Python Word Pattern Search for Postgres

Introduction

In this article we will go over array (list) and string manipulation techniques in Python to word pattern search for Postgres data extraction. This is how the lesson will go:

  • How? We will learn how to leverage Python’s powerful string and list handling to search for patterns of words to return related info from PostgreSQL queries by removing a list of “stop words” from a user’s input.
  • What else? We’ll use the Postgres “SELECT” command, “WHERE” clause, and “LIKE”; create Python functions; and use some of Python’s built-in functions for replace, error trapping, and SQL execution (from the “psycopg2” flask library).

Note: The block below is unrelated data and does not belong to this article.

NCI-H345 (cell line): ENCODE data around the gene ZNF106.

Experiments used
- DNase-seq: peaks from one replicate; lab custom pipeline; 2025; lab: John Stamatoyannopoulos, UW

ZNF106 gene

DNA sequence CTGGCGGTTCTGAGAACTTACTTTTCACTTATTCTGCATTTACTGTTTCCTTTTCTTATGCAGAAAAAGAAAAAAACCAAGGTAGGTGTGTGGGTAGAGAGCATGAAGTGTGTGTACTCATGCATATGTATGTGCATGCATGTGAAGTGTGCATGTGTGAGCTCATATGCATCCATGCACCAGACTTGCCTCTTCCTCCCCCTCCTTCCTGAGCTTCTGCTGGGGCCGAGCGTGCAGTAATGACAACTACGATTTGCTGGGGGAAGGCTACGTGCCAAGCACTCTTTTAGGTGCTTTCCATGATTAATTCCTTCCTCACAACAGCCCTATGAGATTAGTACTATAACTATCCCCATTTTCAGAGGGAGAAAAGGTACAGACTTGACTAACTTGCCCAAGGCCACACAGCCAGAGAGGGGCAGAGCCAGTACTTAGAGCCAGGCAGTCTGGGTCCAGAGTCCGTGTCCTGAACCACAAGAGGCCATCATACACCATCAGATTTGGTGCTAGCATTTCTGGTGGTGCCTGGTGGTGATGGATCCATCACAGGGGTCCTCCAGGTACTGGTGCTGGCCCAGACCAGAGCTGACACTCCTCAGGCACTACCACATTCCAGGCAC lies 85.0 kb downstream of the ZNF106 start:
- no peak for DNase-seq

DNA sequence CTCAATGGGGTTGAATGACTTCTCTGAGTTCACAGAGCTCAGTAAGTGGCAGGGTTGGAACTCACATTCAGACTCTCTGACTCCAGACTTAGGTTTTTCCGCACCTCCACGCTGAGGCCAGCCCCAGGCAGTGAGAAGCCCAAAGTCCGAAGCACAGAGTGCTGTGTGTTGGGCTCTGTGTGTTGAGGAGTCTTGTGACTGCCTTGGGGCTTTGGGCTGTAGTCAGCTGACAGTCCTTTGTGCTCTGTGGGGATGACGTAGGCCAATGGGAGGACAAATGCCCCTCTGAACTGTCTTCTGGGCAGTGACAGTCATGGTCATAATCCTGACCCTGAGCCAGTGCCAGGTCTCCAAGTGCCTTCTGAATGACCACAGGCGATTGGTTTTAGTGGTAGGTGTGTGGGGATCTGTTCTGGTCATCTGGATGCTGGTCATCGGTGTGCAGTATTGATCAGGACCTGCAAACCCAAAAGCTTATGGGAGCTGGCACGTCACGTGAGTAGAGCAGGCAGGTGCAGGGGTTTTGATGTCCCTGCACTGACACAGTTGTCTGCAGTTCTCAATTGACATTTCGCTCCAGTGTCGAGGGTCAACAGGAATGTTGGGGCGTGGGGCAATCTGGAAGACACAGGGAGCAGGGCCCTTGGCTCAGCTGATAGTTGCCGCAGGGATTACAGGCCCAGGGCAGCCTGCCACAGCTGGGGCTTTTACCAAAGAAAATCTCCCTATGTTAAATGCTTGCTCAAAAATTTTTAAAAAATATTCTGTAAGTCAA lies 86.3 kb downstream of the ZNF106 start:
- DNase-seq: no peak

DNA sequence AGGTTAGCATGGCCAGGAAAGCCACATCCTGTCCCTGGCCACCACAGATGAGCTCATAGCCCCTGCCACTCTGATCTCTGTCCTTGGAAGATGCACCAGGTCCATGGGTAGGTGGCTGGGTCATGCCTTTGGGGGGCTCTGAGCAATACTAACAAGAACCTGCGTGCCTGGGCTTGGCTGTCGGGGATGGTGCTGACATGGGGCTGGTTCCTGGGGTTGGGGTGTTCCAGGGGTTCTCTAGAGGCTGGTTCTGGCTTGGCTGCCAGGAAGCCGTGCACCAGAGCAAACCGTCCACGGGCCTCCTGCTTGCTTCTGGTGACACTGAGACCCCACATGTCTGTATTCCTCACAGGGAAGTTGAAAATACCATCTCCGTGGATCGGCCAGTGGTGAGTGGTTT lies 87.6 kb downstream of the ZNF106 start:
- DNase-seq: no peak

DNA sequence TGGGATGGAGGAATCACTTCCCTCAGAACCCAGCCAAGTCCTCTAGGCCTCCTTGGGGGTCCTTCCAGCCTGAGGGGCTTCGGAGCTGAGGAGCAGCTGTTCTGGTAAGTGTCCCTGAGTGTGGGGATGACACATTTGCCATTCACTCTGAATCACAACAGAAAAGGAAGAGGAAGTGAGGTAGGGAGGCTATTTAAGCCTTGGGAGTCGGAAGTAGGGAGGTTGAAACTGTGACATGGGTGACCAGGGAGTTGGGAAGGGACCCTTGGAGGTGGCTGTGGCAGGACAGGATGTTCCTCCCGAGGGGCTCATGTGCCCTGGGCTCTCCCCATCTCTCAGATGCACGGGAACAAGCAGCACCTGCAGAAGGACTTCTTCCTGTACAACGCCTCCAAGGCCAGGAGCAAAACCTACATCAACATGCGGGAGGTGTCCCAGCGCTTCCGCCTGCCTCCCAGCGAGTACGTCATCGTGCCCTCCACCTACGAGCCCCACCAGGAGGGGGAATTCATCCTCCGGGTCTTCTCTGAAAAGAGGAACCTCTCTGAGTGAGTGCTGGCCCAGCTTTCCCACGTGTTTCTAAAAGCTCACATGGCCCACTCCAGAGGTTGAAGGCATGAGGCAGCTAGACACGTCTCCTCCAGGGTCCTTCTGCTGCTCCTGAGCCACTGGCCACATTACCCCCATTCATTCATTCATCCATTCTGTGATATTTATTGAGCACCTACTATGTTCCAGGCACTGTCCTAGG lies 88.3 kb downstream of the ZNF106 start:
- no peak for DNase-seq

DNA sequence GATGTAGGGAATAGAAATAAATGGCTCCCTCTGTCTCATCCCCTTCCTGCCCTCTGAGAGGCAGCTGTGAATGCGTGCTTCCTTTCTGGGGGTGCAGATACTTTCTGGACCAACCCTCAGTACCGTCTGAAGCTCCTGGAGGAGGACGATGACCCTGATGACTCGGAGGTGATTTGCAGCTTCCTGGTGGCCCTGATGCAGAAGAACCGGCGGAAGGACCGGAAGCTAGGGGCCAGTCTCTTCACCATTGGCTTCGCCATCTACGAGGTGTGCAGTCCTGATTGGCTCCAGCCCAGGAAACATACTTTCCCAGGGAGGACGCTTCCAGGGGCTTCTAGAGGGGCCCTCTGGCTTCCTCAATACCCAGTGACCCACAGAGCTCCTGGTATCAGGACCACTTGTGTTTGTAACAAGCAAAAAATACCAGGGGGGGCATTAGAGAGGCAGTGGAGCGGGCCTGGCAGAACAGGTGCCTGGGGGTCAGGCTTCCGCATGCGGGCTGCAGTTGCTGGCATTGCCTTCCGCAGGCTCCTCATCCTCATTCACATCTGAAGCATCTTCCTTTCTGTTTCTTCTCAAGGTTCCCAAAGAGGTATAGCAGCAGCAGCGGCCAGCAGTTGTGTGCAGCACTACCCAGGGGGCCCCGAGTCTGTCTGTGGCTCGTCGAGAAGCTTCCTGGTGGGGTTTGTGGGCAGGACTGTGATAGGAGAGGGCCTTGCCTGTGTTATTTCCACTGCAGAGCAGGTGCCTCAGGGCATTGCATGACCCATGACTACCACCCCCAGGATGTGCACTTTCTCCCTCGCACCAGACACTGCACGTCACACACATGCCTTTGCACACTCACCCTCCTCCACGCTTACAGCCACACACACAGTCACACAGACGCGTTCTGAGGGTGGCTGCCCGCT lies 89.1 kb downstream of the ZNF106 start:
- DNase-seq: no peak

Prerequisites

  • SQL: Basic knowledge of the basics of writing SQL for Postgres. We use dBeaver’s free software for increased efficiency and ease.
  • Python: We’re using Python 3.8. Get the latest Python version here.
  • Tutorial on naming conventions showing why you may want to prefix your variables, column names, table names, etc. as you see done in this article. For example, naming “tvariable” with the “t” prefix to define it as a “text” (string) object and “tbl_” before table names in order to clearly distinguish those objects as tables. The tutorial goes a bit deeper, as well, talking about how to name variables based on a hierarchy system.

Before we get into it, we’ll go over a relevant foundational concept; how to create and use a Python list.

What is a Python List and how does it work?

Short answer: Lists are like Python arrays but with increased flexibility in data type handling.